So... you want to be a book blogger? Good for you, it's a fantastic way to meet people with the same interests and do something that's fulfilling. The blogging community are so welcoming and helpful and I have met so many people from around the world in my 3 years of blogging at Ink Scratchers.
Then, when you've been blogging for a little while, you might even get books! That's right, publishers might actually give you books. Sometimes, you'll even get shiny copies of the book before the release date and these may be finished copies (the ones that will be in the shops on release day) or these awesome things called ARCs.
So what is an ARC? You may be wondering. These are uncorrected proofs of the book, meaning that it hasn't undergone it's final stage of editing - they are released any time from a few months to weeks before the release date of the book and the purpose is to build a buzz before the release so that people know about the book before it hits the shelf.
Don't get too excited yet. Publishers wont give ARCs to just anyone. As I said before, these are given to build a buzz for the book, as well as this there aren't that many per book printed and they tend to be more expensive to print than the finished copies. For this reason, publishers want you to have a few things before they send you an ARC:
- A good following: I can't give you an exact number. Some publishers will send you review copies when you have 200 followers, some turn me down at 1300. It isn't just about blog followers though, they want to know about Twitter followers, where you cross-post your reviews and your unique visitors.
- Consistent blogging: Nobody expects you to pump out a review every day, and it's not a massive deal if you miss a week of blogging, but they want to make sure that you are going to review the book in a timely matter so if you haven't posted in a month and then request a book, chances are you'll get a polite rejection. It's also worth noting that some publishers will actually specify that you should have been blogging blogging regularly for at least six months or something before you will be granted access to review copies.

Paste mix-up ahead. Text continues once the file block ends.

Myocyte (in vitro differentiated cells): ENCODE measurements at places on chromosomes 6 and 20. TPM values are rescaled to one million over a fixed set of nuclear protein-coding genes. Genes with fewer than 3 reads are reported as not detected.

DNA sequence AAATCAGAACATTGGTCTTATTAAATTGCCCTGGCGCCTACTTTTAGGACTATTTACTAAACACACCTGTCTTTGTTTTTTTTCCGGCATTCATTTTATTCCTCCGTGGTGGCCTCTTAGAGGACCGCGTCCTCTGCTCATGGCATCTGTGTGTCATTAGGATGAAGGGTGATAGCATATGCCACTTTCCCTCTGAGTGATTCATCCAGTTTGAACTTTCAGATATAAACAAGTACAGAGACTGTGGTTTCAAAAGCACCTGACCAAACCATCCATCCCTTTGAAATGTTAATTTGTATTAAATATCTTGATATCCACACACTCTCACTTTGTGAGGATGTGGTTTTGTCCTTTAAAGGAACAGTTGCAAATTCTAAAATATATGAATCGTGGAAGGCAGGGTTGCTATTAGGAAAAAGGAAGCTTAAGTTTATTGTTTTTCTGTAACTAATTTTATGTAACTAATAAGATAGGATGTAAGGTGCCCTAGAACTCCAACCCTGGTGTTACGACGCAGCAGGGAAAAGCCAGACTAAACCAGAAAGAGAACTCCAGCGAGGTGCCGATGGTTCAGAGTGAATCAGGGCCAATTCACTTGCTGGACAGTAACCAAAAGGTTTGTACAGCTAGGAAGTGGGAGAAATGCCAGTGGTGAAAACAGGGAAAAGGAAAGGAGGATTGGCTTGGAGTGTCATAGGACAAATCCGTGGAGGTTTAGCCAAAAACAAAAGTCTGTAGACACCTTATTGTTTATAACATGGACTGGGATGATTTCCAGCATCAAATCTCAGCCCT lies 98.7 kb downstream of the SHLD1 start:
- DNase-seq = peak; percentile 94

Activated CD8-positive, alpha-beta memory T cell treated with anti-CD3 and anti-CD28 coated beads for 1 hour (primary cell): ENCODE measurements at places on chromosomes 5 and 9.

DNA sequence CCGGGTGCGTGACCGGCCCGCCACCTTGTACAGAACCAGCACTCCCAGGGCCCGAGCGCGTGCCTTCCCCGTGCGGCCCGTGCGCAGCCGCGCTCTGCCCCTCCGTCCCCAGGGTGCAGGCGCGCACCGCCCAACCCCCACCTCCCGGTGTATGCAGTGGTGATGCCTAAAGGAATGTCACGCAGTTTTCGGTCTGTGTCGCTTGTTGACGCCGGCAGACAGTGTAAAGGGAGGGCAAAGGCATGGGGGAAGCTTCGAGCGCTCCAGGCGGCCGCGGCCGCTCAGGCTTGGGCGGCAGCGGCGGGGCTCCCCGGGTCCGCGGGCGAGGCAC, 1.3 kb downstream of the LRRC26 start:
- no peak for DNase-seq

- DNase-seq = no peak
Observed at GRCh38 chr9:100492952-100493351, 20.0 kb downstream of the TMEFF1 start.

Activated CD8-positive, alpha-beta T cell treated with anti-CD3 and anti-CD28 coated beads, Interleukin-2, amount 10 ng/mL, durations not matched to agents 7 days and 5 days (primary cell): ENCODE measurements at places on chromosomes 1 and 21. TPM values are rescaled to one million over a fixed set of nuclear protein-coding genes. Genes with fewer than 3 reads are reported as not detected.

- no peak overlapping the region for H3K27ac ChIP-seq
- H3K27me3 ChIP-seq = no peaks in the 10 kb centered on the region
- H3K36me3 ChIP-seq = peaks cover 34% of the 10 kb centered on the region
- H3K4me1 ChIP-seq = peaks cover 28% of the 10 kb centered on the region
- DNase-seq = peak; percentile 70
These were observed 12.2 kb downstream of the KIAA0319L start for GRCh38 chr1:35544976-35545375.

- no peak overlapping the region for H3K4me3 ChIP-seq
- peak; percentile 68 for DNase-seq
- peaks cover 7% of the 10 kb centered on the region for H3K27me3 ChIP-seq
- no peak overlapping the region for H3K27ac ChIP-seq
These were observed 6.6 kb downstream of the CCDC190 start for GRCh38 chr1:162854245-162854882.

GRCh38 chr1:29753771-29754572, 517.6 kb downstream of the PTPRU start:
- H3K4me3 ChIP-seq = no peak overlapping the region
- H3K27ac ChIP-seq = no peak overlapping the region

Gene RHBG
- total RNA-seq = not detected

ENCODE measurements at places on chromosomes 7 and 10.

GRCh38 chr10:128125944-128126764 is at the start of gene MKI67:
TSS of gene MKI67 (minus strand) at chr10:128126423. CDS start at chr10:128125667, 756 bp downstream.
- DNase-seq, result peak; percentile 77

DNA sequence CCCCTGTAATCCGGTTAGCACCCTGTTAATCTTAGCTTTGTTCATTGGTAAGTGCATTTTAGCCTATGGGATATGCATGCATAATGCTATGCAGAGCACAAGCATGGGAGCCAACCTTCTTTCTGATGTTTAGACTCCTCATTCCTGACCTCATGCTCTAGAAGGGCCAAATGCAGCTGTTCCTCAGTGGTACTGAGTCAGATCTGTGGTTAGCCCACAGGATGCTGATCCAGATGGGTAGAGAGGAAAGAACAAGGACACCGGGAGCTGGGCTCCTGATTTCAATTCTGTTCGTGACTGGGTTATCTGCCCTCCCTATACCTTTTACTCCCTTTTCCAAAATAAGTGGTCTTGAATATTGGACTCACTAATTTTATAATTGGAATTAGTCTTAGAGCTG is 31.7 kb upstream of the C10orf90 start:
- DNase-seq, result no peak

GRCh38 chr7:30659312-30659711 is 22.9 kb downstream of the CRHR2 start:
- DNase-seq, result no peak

- A good level of professionalism: I don't mean that you should be emailing with Dear Sir/Madam at the beginning of an email. However, you should have a good grasp of grammar and you should get the formality right. Remember that asking for an ARC is kind of like a business deal: They're giving you a book under the condition that you read and review it.
- Enthusiasm: Now this kind of goes with the last bullet point. When you are pitching to a publisher to request a review copy, it's key that you show that you're enthusiastic about that genre. They want to see that you're excited to review it and you don't just want a free book.
It also looks very good if you have an attractive and tidy blog. This isn't as important as your presence, but if your blog is attractive you're likely to get more visitors. I'll be doing a post on how to get a good blog design and how to keep the blog tidy in a couple of weeks.
So we've covered what ARCs are and what you need to do to get them, now let me tell you where you can go to get them. I'm not going to go into much detail since I'll be doing step-by-step guides showing how to get review copies through these mediums next week.
These are both online platforms where you can go to browse and request digital review copies. These are, pretty obviously, review copies in eBook form. There are other online platforms for review copies, but most of them are open to US only and since I'm from the UK I'm not that familiar with them.
Basically, just emailing publishers requesting a title. They may then put you on a mailing list where you'll be contacted if there are other titles that they have review copies for. Once again, I'll explain how to do this next week.